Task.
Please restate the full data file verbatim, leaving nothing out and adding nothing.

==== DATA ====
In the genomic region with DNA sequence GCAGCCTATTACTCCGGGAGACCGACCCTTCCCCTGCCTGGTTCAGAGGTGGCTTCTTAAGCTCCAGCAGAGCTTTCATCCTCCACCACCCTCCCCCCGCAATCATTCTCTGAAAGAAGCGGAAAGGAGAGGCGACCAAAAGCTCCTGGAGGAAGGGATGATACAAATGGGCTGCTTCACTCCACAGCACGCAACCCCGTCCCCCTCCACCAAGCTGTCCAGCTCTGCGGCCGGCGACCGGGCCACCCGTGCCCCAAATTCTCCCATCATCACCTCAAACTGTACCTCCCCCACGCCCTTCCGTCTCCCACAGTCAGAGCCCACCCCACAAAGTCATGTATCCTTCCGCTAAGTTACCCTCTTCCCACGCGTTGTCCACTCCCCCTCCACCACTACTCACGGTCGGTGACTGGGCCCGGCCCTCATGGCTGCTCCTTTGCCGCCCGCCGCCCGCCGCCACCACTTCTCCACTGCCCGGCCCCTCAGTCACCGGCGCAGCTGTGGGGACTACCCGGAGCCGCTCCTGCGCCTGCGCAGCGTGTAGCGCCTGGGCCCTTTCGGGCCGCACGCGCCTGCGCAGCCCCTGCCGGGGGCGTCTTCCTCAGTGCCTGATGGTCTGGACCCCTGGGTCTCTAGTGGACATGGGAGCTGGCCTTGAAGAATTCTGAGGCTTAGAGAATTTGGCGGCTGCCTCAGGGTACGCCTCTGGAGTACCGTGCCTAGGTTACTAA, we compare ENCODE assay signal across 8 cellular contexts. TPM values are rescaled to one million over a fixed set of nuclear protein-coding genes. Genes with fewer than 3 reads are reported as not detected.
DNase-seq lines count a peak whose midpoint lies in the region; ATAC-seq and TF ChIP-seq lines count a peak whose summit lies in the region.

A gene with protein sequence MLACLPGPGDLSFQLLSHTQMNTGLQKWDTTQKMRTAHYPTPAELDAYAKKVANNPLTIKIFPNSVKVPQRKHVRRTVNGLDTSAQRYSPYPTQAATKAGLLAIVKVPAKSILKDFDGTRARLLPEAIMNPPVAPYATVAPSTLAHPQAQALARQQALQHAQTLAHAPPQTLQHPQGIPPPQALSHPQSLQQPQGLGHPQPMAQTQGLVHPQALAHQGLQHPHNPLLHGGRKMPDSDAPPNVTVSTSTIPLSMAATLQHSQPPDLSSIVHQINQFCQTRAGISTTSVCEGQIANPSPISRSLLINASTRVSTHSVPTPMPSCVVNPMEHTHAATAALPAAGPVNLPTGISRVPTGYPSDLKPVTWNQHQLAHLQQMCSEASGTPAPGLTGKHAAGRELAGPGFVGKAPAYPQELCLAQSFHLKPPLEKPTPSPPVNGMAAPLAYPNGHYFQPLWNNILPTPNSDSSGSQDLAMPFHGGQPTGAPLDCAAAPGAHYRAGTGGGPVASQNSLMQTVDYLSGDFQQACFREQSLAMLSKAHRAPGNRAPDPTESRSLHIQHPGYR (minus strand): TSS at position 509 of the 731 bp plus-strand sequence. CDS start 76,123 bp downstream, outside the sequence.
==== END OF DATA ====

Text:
In the genomic region with DNA sequence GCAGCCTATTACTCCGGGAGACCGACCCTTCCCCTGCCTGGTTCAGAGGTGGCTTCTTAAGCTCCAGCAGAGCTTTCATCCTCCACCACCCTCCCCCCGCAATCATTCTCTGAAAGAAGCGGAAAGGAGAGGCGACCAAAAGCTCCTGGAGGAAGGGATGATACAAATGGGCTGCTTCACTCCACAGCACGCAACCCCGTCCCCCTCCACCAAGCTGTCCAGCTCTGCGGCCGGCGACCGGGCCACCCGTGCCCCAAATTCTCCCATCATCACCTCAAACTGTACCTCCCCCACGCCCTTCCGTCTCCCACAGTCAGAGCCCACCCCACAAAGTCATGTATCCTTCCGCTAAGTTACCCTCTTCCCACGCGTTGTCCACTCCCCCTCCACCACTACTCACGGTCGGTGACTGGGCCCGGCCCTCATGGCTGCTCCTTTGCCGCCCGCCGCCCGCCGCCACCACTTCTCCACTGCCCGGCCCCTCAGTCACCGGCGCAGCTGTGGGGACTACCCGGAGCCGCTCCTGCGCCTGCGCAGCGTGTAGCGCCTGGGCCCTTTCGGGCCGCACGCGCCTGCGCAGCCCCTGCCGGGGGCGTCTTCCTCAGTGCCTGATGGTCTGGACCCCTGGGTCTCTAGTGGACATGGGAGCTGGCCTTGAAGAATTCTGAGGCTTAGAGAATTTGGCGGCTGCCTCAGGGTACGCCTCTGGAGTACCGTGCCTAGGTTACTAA, we compare ENCODE assay signal across 8 cellular contexts. TPM values are rescaled to one million over a fixed set of nuclear protein-coding genes. Genes with fewer than 3 reads are reported as not detected.
DNase-seq lines count a peak whose midpoint lies in the region; ATAC-seq and TF ChIP-seq lines count a peak whose summit lies in the region.

A gene with protein sequence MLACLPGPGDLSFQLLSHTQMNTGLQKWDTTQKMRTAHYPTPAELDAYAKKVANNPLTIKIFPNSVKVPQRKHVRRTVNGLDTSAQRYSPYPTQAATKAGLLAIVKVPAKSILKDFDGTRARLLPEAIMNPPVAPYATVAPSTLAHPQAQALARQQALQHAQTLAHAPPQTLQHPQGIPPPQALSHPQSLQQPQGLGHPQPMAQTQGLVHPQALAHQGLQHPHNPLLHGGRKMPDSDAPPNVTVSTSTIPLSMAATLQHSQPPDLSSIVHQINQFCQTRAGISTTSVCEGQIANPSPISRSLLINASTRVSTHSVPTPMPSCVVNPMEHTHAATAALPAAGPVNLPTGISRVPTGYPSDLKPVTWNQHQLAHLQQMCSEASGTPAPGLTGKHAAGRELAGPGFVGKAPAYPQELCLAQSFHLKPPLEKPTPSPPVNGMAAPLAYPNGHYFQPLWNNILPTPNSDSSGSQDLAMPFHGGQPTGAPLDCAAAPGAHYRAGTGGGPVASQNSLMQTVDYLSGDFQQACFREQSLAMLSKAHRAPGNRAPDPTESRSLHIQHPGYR (minus strand): TSS at position 509 of the 731 bp plus-strand sequence. CDS start 76,123 bp downstream, outside the sequence.